We strongly recommend that Onboarding should not be a short-term process, but rather new joiners should be mentored throughout their employment with the company.

Team: Heba AlSawalhi, Omar Sabban, Abdulla Ghazali, Bassem Abou Daya, Hamza Barahim, Ahmad Khaled

HR Topic:  Career Development

Task: Design a career development process that balances the needs of an organization whilst motivating Centennials to grow with the company

27% of Centennials believe they should stay in their first job for a year or less. For employers, this can mean potential employee retention problems, which they can solve through the application of career development initiatives. Research on the topic revealed:

  • Centennials place great emphasis on personal growth. If their needs for personal development are not met, they will not hesitate to look for a new job that offers better professional growth opportunities.
  • Centennials have received more guidance from their parents and teachers than any other generation before them, which is why they expect some direction from their employers. Therefore, they expect to be mentored and trained continuously without being micromanaged.
  • Centennials want to make an impact. They have specific expectations of how they want their career to progress and they look to their managers for one to one feedback on how they can continue to develop themselves in order to achieve professional success.
  • Centennials value job security. Therefore, if a company invests in the development of its employees and keeps them engaged, the employer will be able to implement a successful succession planning framework, developing the next generation to become effective leaders!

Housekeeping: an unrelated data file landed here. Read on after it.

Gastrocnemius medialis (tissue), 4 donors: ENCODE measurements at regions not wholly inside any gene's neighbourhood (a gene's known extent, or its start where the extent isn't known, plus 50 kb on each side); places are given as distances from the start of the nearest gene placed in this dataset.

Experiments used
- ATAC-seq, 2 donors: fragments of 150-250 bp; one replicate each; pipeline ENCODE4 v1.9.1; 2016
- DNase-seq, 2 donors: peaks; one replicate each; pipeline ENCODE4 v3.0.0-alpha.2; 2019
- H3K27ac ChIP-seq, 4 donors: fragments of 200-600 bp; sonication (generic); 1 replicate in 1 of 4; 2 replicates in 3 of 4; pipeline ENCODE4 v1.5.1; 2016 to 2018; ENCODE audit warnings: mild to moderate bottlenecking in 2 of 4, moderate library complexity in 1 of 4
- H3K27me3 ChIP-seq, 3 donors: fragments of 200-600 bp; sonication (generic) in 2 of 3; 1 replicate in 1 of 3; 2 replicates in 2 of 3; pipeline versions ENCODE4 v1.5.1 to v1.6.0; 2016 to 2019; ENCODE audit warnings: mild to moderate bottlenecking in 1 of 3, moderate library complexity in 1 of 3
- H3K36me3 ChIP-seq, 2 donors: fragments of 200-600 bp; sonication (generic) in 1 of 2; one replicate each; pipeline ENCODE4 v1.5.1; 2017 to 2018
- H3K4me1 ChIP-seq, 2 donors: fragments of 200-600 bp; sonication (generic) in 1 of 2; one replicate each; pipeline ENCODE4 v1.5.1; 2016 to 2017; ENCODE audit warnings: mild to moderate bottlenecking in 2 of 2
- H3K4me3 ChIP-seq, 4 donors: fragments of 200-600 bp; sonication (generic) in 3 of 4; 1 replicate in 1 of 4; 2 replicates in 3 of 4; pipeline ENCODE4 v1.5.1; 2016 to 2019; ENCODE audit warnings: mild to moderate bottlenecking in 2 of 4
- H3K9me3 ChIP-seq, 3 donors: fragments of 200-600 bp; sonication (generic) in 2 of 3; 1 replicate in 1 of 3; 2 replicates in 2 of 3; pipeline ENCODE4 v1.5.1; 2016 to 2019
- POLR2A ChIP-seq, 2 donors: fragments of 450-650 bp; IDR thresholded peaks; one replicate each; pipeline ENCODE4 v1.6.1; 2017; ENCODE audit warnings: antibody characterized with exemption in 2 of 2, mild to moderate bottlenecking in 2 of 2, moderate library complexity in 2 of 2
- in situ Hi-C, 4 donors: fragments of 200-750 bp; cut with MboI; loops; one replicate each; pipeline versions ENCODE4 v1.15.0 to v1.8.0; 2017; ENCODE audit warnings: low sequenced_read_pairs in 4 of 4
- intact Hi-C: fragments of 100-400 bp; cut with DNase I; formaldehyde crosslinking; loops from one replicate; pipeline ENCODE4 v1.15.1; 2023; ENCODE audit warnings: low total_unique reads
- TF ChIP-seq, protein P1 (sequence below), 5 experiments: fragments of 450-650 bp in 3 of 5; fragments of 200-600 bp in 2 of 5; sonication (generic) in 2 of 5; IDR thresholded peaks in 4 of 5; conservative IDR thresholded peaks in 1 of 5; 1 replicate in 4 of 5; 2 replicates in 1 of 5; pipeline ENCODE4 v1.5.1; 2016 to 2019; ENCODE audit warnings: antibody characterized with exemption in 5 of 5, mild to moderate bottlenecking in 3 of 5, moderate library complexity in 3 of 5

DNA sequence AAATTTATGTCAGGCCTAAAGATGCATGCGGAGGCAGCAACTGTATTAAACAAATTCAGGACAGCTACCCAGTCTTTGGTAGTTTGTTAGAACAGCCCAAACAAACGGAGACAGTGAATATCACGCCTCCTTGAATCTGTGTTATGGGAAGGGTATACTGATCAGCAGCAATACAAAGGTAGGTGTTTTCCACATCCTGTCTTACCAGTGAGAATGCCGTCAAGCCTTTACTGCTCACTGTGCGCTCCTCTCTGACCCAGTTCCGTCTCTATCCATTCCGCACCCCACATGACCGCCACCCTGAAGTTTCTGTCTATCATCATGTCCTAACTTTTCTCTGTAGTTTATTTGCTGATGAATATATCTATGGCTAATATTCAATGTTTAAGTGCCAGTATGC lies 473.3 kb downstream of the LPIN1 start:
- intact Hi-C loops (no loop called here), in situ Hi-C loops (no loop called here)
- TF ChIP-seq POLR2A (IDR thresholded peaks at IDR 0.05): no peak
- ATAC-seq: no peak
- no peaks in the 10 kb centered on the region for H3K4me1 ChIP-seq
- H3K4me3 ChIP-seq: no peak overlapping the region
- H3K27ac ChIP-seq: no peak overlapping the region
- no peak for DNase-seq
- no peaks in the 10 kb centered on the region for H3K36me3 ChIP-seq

We recommend that employers focus on customizing the career development framework to meet the expectations of the new generation in order to increase employee retention and also encourage professional growth amongst their employees.

Team:Ali Owji, Deena Abu Al Saad, Gurmeet Kapoor, Jimmy Bleibel, Mutasem Kuttenie

HR Topic:  Recruitment

Task: Design a robust recruitment process that is tailored to attract Centennials

The research conducted by students on this topic focused mainly on answering the questions around what will enable potential employers to attract Centennials.

  • The students found that Centennials value social aspects of the work environment more than anything else when they are looking for a new job. Having good relationships with colleagues and their bosses, working in a happy environment and being surrounded by supportive and encouraging colleagues is important to them. Therefore, we recommend that employers focus on creating a positive work environment that encourages teamwork, mentoring and positivity. Employer branding can play an important role in attracting Centennials.
  • The next thing Centennials look for when they apply for a new job is promotion opportunities in the workplace and an above average compensation & benefits package. While everyone wants a better salary package, Centennials are more eager to earn their way to the top. Therefore, it is important for employers to introduce the opportunities for growth while recruiting for the new position.